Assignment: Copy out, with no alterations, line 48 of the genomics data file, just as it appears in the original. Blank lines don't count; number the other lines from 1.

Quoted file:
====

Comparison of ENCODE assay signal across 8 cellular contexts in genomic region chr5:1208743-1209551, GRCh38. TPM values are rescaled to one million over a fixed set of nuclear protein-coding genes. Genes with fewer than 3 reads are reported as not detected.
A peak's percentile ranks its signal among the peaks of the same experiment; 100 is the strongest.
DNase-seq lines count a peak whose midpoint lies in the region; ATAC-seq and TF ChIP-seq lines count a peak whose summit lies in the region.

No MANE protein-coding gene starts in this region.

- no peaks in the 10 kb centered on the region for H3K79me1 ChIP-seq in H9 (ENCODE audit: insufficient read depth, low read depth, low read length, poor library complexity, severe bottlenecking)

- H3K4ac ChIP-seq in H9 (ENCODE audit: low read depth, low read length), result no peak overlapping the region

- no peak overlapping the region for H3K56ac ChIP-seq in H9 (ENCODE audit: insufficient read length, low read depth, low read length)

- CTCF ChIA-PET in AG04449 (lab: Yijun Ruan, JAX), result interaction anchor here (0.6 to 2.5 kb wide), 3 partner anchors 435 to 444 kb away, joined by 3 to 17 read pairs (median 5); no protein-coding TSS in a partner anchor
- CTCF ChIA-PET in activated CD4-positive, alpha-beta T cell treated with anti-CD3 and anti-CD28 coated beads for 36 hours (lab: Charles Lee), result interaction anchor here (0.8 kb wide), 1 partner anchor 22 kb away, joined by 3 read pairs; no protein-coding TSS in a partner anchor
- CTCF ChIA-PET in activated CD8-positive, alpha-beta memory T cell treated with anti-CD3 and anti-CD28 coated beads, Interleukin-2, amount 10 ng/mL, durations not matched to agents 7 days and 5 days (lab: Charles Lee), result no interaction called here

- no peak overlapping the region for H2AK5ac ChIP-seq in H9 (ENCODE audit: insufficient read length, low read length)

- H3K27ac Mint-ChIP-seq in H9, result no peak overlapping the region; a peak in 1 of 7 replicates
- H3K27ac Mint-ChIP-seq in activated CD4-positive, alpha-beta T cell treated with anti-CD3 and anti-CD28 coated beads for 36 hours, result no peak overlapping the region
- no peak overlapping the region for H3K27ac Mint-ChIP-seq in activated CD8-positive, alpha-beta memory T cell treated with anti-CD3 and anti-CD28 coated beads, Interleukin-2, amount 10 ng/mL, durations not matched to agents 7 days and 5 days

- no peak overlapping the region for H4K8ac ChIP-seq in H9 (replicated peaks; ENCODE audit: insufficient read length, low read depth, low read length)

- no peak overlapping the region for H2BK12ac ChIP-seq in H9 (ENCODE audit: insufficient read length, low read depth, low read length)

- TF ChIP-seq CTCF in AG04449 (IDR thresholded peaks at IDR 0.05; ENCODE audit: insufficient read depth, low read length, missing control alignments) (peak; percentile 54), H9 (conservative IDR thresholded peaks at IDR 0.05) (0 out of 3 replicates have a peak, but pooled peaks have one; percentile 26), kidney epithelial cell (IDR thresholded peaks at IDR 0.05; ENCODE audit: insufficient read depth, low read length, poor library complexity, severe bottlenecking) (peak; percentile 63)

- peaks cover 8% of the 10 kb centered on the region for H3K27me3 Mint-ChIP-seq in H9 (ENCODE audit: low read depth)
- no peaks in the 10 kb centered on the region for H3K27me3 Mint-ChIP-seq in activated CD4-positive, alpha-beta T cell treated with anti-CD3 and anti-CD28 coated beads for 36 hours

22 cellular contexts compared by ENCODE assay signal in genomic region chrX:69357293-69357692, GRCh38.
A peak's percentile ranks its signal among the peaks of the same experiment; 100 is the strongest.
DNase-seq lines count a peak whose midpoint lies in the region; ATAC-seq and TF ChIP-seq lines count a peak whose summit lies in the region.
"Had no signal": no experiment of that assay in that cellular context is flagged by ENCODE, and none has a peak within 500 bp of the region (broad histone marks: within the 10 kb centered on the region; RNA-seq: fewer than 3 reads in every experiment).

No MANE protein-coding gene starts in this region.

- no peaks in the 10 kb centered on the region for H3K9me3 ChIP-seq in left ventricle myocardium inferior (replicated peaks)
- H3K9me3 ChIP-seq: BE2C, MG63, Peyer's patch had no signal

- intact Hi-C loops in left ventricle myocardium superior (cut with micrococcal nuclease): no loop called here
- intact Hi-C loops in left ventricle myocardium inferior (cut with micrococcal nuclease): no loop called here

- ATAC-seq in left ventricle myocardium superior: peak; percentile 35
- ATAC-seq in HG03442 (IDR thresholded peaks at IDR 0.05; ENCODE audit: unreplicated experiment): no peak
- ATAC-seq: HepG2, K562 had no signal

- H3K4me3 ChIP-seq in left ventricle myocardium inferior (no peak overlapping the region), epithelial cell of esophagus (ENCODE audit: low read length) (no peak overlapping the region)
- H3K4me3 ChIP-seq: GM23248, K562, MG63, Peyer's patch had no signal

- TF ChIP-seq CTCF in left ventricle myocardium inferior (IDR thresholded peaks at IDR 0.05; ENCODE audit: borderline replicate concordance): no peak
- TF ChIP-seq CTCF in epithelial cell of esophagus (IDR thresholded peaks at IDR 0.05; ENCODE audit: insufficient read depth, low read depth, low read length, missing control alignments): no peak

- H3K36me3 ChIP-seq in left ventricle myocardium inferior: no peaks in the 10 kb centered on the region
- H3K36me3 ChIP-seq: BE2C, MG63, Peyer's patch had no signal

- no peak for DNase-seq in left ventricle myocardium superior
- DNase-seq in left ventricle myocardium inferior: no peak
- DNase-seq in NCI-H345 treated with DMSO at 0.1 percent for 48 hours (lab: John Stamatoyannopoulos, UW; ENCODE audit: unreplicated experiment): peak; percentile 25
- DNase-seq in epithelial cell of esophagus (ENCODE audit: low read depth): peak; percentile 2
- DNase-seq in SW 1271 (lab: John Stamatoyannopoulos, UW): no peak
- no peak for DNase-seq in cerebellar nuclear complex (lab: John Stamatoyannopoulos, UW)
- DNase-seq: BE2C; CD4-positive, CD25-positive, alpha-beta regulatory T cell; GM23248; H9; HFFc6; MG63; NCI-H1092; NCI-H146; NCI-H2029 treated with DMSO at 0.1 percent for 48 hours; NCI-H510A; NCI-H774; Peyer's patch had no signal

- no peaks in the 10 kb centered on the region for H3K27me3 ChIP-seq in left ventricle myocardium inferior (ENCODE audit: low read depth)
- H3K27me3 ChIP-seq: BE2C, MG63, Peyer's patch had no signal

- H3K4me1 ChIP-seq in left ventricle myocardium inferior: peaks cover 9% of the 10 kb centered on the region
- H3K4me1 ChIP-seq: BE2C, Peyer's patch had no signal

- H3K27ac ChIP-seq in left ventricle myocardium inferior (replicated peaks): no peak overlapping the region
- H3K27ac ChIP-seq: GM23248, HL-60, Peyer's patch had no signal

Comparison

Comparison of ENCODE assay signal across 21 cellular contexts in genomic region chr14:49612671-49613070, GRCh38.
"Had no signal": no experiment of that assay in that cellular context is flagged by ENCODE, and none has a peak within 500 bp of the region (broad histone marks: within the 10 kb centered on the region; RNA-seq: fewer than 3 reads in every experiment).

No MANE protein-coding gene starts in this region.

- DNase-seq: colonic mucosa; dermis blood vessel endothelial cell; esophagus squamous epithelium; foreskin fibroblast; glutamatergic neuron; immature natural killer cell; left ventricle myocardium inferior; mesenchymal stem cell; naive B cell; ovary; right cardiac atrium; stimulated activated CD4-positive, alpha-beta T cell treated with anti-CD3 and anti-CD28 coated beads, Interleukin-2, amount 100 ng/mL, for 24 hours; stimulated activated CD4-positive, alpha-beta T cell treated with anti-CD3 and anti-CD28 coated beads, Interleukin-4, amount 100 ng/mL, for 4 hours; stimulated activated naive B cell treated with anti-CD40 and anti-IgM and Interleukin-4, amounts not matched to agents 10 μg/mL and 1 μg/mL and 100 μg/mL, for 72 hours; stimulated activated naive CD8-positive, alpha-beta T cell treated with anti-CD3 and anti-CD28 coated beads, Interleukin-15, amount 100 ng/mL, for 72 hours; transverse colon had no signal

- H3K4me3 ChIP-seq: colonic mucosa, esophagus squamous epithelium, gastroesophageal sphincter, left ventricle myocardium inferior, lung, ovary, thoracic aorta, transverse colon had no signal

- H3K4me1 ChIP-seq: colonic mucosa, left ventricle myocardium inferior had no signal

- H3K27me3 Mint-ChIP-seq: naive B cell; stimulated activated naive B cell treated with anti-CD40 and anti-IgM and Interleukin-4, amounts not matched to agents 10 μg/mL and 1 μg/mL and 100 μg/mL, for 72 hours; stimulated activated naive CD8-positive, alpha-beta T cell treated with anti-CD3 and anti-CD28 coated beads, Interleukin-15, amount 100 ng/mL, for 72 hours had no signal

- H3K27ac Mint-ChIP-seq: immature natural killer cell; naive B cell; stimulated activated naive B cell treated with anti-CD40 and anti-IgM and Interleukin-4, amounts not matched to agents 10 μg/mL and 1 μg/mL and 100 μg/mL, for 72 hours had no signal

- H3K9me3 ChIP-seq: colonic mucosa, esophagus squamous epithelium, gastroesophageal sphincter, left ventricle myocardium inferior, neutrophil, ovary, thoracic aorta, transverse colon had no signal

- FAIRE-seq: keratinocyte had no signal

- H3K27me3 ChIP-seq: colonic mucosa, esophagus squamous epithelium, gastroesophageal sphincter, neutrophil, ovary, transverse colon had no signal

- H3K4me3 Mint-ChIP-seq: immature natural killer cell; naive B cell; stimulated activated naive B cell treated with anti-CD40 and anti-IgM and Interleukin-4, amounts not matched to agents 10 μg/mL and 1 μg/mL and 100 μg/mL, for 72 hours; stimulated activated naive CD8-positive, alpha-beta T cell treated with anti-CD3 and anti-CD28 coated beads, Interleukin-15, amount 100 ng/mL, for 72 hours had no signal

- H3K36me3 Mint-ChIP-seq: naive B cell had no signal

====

- H3K4me1 ChIP-seq: BE2C, Peyer's patch had no signal